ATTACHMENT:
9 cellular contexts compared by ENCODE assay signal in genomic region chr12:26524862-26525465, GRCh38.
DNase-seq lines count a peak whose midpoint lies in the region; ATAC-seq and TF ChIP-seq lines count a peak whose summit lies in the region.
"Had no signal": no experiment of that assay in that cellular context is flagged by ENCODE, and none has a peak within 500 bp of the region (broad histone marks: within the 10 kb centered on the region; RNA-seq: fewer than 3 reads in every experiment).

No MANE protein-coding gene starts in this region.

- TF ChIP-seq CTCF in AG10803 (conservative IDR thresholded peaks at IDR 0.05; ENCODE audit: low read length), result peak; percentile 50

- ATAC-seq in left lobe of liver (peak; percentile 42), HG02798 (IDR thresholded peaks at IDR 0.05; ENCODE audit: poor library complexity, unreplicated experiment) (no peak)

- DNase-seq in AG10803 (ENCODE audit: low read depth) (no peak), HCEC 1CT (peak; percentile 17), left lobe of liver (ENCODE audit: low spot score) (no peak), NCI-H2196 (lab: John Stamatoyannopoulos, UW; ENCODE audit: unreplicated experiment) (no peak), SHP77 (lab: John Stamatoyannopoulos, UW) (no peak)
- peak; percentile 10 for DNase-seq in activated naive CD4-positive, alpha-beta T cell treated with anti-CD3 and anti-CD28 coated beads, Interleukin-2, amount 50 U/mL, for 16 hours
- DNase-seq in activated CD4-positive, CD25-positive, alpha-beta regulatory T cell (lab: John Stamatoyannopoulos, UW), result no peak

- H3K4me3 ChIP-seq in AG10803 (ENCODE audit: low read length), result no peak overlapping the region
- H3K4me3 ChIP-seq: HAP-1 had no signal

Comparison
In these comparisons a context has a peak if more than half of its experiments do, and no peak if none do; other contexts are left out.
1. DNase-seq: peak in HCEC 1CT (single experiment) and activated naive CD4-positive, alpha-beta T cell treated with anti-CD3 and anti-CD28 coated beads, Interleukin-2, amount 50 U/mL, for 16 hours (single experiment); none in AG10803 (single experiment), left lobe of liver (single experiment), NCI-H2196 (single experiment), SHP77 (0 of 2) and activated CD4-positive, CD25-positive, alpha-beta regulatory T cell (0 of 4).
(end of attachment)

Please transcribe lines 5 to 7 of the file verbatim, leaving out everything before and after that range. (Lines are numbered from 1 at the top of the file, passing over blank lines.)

- TF ChIP-seq CTCF in AG10803 (conservative IDR thresholded peaks at IDR 0.05; ENCODE audit: low read length), result peak; percentile 50

- ATAC-seq in left lobe of liver (peak; percentile 42), HG02798 (IDR thresholded peaks at IDR 0.05; ENCODE audit: poor library complexity, unreplicated experiment) (no peak)

- DNase-seq in AG10803 (ENCODE audit: low read depth) (no peak), HCEC 1CT (peak; percentile 17), left lobe of liver (ENCODE audit: low spot score) (no peak), NCI-H2196 (lab: John Stamatoyannopoulos, UW; ENCODE audit: unreplicated experiment) (no peak), SHP77 (lab: John Stamatoyannopoulos, UW) (no peak)